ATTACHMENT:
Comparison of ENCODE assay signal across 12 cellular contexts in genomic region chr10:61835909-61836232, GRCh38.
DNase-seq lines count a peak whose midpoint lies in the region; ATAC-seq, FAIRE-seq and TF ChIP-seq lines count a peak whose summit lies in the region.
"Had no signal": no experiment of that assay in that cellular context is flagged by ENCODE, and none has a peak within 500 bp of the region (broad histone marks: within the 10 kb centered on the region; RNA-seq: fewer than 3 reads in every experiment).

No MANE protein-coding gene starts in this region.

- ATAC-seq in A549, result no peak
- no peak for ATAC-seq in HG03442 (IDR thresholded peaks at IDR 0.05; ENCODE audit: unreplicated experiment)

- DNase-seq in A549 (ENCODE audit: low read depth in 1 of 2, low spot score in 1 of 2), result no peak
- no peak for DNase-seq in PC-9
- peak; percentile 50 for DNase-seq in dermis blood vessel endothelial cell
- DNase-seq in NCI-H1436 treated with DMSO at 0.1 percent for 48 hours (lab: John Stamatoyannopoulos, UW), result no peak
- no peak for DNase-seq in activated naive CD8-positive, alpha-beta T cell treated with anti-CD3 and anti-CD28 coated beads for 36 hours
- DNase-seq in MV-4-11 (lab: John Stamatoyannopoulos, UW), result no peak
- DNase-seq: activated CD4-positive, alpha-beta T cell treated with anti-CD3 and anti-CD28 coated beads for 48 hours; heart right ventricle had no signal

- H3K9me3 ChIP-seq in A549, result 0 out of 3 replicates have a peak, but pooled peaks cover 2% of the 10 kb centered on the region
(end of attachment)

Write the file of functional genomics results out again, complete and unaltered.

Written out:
Comparison of ENCODE assay signal across 12 cellular contexts in genomic region chr10:61835909-61836232, GRCh38.
DNase-seq lines count a peak whose midpoint lies in the region; ATAC-seq, FAIRE-seq and TF ChIP-seq lines count a peak whose summit lies in the region.
"Had no signal": no experiment of that assay in that cellular context is flagged by ENCODE, and none has a peak within 500 bp of the region (broad histone marks: within the 10 kb centered on the region; RNA-seq: fewer than 3 reads in every experiment).

No MANE protein-coding gene starts in this region.

- ATAC-seq in A549, result no peak
- no peak for ATAC-seq in HG03442 (IDR thresholded peaks at IDR 0.05; ENCODE audit: unreplicated experiment)

- DNase-seq in A549 (ENCODE audit: low read depth in 1 of 2, low spot score in 1 of 2), result no peak
- no peak for DNase-seq in PC-9
- peak; percentile 50 for DNase-seq in dermis blood vessel endothelial cell
- DNase-seq in NCI-H1436 treated with DMSO at 0.1 percent for 48 hours (lab: John Stamatoyannopoulos, UW), result no peak
- no peak for DNase-seq in activated naive CD8-positive, alpha-beta T cell treated with anti-CD3 and anti-CD28 coated beads for 36 hours
- DNase-seq in MV-4-11 (lab: John Stamatoyannopoulos, UW), result no peak
- DNase-seq: activated CD4-positive, alpha-beta T cell treated with anti-CD3 and anti-CD28 coated beads for 48 hours; heart right ventricle had no signal

- H3K9me3 ChIP-seq in A549, result 0 out of 3 replicates have a peak, but pooled peaks cover 2% of the 10 kb centered on the region